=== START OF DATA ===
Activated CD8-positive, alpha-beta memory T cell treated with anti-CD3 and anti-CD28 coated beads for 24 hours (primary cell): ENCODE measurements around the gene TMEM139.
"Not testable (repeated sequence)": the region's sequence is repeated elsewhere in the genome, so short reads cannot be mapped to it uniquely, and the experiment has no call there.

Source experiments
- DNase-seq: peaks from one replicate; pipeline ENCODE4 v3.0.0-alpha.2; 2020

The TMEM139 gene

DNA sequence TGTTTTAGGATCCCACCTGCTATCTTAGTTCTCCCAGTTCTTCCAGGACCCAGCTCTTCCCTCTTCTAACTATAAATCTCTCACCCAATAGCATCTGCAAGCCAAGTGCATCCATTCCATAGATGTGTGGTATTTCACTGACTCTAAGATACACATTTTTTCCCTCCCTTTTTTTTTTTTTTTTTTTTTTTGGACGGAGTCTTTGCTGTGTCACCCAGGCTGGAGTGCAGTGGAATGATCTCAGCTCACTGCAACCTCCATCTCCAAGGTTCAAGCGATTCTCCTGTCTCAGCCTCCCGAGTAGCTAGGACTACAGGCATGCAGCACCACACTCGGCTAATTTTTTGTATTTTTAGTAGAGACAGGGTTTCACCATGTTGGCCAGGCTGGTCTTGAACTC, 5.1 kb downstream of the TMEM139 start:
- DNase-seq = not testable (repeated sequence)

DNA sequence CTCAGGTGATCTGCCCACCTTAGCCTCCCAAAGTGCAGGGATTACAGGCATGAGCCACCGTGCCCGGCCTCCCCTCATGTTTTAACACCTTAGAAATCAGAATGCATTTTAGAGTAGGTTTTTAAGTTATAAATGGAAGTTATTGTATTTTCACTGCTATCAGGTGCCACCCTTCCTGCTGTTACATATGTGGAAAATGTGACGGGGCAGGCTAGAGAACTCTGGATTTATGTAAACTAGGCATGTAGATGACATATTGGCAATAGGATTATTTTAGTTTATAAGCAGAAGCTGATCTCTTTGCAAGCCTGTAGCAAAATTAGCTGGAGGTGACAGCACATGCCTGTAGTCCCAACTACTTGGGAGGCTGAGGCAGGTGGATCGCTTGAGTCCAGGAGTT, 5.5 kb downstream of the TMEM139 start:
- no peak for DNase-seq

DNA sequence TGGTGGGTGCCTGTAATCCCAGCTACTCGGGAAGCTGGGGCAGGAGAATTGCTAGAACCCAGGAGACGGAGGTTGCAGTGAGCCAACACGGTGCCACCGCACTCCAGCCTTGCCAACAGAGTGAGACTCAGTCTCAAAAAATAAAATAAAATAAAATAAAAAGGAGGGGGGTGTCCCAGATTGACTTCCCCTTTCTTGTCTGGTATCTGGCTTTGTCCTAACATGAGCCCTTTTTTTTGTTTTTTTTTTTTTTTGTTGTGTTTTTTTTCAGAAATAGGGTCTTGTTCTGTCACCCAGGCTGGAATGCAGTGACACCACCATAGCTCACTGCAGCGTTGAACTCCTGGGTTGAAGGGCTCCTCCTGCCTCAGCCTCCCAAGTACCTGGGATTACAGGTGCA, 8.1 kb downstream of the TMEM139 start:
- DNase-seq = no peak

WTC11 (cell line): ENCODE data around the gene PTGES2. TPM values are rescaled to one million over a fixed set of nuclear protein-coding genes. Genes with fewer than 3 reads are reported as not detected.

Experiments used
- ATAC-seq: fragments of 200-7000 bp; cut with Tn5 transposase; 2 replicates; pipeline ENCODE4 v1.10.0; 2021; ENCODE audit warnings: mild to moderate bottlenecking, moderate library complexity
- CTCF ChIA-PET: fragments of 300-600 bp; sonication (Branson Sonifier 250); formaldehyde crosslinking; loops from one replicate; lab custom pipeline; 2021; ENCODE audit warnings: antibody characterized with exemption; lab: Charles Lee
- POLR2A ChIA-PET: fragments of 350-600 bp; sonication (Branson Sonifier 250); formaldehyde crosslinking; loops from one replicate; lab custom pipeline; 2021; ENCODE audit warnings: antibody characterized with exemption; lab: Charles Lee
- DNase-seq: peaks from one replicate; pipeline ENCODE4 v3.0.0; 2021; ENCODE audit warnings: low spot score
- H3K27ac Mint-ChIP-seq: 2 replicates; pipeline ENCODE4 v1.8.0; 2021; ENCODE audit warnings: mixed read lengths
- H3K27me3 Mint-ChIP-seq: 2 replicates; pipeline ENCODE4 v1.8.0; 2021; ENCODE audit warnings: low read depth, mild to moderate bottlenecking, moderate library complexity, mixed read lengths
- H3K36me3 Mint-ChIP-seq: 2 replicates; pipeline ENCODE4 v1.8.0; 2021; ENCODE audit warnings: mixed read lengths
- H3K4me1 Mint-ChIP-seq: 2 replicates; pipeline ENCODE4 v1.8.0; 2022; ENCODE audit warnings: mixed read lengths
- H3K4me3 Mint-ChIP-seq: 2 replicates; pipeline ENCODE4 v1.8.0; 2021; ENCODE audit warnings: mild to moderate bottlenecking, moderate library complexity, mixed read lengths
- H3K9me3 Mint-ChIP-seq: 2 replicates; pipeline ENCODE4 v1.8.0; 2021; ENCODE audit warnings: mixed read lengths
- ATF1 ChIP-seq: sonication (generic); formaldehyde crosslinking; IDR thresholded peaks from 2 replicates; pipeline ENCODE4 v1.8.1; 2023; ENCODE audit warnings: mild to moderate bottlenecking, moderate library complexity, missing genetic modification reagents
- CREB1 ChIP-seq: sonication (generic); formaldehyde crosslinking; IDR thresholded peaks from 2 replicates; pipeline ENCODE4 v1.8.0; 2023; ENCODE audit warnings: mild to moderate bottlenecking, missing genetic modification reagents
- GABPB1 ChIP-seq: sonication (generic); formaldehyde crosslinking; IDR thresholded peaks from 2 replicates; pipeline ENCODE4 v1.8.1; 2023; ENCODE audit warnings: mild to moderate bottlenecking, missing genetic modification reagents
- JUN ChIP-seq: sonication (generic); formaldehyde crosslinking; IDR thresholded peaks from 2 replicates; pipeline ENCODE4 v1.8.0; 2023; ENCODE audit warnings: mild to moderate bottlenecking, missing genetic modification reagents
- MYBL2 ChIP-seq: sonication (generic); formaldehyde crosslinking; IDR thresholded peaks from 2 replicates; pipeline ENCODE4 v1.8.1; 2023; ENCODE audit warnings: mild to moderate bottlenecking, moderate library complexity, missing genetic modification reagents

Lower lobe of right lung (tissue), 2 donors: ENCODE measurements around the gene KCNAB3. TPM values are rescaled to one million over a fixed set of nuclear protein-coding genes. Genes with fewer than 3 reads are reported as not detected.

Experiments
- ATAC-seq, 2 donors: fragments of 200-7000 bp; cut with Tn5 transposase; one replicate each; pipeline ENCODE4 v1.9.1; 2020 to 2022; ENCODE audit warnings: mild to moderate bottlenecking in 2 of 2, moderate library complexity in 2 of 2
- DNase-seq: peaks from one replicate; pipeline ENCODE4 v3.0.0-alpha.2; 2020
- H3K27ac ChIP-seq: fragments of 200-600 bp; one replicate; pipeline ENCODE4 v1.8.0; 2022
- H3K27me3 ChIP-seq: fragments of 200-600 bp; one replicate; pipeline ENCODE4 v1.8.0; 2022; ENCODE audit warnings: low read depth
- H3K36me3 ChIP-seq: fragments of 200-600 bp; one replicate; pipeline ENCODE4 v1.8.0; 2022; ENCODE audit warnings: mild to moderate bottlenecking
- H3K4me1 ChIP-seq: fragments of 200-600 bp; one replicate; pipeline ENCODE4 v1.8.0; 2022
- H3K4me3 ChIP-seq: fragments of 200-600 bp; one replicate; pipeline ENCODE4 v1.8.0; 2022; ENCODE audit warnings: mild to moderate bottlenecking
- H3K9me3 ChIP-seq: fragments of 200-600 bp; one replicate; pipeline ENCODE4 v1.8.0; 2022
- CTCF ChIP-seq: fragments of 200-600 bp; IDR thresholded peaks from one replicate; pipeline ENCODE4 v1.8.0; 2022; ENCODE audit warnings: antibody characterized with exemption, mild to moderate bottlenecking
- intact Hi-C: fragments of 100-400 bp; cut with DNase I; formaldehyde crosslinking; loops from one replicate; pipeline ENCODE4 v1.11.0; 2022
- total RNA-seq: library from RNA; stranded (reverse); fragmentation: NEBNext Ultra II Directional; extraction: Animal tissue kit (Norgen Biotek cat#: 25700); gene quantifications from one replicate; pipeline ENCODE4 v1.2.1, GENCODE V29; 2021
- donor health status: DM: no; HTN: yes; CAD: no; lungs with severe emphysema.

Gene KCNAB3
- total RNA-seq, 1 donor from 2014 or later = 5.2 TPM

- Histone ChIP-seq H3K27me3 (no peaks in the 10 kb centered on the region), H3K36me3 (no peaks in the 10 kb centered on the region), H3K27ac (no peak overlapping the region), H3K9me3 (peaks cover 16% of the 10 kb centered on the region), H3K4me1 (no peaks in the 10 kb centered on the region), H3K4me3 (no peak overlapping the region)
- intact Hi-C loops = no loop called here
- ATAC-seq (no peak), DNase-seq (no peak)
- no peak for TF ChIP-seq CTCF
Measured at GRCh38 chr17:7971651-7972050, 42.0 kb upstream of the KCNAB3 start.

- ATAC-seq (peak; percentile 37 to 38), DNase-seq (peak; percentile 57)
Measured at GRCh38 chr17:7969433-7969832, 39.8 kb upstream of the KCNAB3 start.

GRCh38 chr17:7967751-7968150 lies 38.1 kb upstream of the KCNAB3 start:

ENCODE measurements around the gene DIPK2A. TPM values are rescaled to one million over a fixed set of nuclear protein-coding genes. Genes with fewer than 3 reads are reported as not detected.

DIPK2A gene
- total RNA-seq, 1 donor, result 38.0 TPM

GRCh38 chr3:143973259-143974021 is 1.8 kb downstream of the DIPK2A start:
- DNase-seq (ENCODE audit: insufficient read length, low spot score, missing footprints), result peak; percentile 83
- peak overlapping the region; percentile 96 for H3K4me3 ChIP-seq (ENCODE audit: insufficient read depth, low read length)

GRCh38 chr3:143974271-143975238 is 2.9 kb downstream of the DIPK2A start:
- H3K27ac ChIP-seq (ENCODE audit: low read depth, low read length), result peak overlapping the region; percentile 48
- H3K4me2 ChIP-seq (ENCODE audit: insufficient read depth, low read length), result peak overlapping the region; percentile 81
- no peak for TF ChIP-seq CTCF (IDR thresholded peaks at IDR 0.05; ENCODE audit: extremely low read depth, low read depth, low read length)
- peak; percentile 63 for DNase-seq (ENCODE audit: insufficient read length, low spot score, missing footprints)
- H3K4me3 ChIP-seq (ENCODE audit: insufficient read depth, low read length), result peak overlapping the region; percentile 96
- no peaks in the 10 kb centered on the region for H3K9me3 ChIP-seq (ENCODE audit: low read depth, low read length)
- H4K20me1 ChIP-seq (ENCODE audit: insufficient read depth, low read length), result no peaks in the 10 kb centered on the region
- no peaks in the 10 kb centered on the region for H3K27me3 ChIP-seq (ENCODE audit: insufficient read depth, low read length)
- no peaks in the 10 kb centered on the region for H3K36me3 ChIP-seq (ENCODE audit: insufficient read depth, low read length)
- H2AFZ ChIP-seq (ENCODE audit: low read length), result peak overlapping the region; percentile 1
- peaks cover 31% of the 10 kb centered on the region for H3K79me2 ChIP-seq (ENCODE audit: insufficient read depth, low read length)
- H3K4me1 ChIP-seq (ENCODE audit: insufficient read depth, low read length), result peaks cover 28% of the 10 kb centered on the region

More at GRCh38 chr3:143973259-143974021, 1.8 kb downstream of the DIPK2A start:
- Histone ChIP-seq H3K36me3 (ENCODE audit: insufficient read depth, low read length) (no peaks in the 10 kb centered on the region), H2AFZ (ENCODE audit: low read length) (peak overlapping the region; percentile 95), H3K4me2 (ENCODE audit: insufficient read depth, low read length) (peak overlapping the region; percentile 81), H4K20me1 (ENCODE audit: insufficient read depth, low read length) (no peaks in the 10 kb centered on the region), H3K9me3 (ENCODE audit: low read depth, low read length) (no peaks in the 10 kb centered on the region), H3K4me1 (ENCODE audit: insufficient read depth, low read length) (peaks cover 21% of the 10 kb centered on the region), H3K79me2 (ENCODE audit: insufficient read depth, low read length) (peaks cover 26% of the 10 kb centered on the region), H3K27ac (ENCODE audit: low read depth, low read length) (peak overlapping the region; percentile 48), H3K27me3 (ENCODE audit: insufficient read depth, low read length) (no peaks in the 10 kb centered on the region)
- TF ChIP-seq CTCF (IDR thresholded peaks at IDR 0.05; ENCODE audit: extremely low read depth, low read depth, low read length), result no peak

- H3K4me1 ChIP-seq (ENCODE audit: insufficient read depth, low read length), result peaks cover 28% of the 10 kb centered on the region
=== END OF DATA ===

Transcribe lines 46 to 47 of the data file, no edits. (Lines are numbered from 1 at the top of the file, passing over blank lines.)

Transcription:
- intact Hi-C loops = no loop called here
- ATAC-seq (no peak), DNase-seq (no peak)